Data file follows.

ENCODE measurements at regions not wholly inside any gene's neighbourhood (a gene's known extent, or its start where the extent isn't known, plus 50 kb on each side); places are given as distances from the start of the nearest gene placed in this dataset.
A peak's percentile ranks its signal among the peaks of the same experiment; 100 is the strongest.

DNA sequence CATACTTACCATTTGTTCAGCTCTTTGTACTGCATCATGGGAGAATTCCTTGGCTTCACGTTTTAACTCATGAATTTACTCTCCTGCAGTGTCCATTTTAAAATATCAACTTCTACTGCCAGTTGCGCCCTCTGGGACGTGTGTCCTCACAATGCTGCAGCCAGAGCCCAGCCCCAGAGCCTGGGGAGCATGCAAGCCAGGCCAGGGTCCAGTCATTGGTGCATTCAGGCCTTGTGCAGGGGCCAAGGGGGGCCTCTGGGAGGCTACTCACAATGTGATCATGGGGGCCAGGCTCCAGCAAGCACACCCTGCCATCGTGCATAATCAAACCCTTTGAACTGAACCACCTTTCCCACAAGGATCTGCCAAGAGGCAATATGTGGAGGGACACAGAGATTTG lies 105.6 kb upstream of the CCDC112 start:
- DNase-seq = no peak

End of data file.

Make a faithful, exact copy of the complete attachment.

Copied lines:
ENCODE measurements at regions not wholly inside any gene's neighbourhood (a gene's known extent, or its start where the extent isn't known, plus 50 kb on each side); places are given as distances from the start of the nearest gene placed in this dataset.
A peak's percentile ranks its signal among the peaks of the same experiment; 100 is the strongest.

DNA sequence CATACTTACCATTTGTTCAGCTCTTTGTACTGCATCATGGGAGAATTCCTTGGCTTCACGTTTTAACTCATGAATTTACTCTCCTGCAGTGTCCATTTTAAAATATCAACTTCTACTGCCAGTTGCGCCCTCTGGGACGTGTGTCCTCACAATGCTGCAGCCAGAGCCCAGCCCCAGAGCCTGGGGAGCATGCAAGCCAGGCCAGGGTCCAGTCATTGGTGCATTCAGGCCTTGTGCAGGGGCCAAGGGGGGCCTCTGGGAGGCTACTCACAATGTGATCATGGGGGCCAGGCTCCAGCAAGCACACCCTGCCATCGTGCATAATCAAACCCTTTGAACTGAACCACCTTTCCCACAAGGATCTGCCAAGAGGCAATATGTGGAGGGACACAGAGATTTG lies 105.6 kb upstream of the CCDC112 start:
- DNase-seq = no peak